Pat Silver paints two possible scenarios for collecting unpaid medical bills.
In scenario one, a big guy named Bruno has tracked you down and knocks on your door, demanding payment. You have no insurance, and you tell him you can't pay it. You soon change your address.
In scenario two, a social worker comes to the door and explains how you might qualify for state or federal health insurance programs, Medi-Cal or Medicare. The social worker helps you find your birth certificate and other needed records, helps fill out the 15-page form and arranges transportation to the required in-person interview needed to qualify for Medi-Cal.
Silver's company, Silver Hospital Services in Orange, once used the first collection method. When she switched to the second, the number of cases she was able to collect on improved from about 50% to 91%.
That's a nice percentage from the hospital's perspective. One of Silver's clients, Huntington Memorial Hospital in Pasadena, began handing over cases to her about seven months ago. In that time, Huntington Memorial has begun receiving Medi-Cal payments on $433,300 worth of bills. It paid $11,597 to Silver for that service. Silver charges $60 a day, or a $240 minimum, for each case.
Without Silver, the $433,300 "would have been written off to charity," said Pat Watson, credit manager for Huntington Memorial.
Watson is also pleased with the image Silver's service presents on behalf of her hospital.
"They've got a lot of compassion," Watson said. "It's not just money, money, money."
In the past, when she could, Watson drove out to patients' homes herself after work, even though that was not part of her job. She didn't know that anything like Silver's company existed. Of course, there are more standard collection agencies. What makes Silver's company unusual is that she hires trained social workers instead of collection agents.
One other Orange County company, Syndicated Office Systems in Orange, has a similar employment policy: it hires former welfare workers.
Silver said the idea of hiring social workers came to her by accident. She placed a "help wanted" ad describing the job's duties and a social worker applied.
"That's when I realized there were people pretty specifically trained to do this work," Silver said. "And it's nice that they come with a concept of this being a profession, not a job. Their orientation is to families; they're more proactive."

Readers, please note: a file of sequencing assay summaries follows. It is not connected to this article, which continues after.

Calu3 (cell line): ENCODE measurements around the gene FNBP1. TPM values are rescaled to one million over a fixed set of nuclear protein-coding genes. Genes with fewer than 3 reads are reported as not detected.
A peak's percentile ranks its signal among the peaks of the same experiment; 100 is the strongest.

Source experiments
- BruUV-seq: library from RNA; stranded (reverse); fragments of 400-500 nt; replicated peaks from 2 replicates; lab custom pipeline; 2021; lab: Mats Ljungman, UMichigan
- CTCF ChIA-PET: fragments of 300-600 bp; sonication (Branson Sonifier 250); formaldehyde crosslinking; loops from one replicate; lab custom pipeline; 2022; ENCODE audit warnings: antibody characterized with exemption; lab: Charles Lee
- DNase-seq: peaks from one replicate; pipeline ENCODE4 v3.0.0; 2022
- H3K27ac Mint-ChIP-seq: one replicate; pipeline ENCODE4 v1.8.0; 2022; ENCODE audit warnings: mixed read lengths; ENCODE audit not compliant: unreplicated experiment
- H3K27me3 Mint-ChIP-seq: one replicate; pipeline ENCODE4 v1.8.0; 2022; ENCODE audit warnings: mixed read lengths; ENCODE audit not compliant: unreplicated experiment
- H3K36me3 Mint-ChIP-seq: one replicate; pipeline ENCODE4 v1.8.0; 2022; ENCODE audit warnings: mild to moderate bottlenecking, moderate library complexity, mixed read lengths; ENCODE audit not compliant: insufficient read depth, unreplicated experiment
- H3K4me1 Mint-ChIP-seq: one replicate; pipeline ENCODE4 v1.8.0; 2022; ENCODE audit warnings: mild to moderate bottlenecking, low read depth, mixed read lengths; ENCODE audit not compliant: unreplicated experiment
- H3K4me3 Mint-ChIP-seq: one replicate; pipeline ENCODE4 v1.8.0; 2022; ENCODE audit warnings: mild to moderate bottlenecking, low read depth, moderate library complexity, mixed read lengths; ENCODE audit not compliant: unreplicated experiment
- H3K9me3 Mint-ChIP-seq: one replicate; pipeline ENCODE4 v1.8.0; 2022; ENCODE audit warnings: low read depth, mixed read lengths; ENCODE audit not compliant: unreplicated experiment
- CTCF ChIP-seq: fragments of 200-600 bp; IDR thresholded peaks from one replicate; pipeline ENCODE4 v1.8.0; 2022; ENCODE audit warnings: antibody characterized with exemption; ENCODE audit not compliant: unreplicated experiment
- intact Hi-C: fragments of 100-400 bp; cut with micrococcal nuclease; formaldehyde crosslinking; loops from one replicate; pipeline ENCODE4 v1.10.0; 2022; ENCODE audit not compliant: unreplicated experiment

Silver employs seven people and works with four hospitals--Huntington Memorial, Loma Linda University Medical Center, Loma Linda Community Hospital and Pioneer Hospital in Artesia.
The Medi-Cal qualification process is difficult even if you are an adult, are fluent in English and have use of a car. Take away any one of those elements, and the difficulty increases.
The patients whose names end up on Silver's desk have almost always entered the health care system through the emergency room. Some are Mexican citizens who cross the border for health care, then go home. Silver says she can trace them through family members here, usually.
Other patients are young, unwed mothers. Or they have AIDS and have maxxed out their medical insurance. Some have pre-existing medical conditions, and private insurance companies will not insure them. Some are under arrest when they enter thehospital and go to jail after they aredischarged.
Sometimes they don't know that they can qualify for government assistance. Other times, as in the case of the young mothers or the dying AIDS patients, paying the doctor's bill is low on their list of priorities.
Silver's husband, who was a private investigator, started the company with a colleague in 1976. Silver handled the office paperwork. They believed that their training in finding people would be a valuable service, and they worked for Long Beach Memorial Medical Center exclusively for years.
Silver's husband died in 1984, the colleague left, and she took over the business. Last year, in 1991, she handled 207 accounts and had revenue of $290,000. In January, she hired a director of account development, Joanne LaPointe, to increase the number of hospitals they serve.
"It's been easy to find hospitals that think the way we do about taking the humane approach," said LaPointe, whose background is in sales and marketing to hospitals. "The trick is locating the right person and getting past the secretary."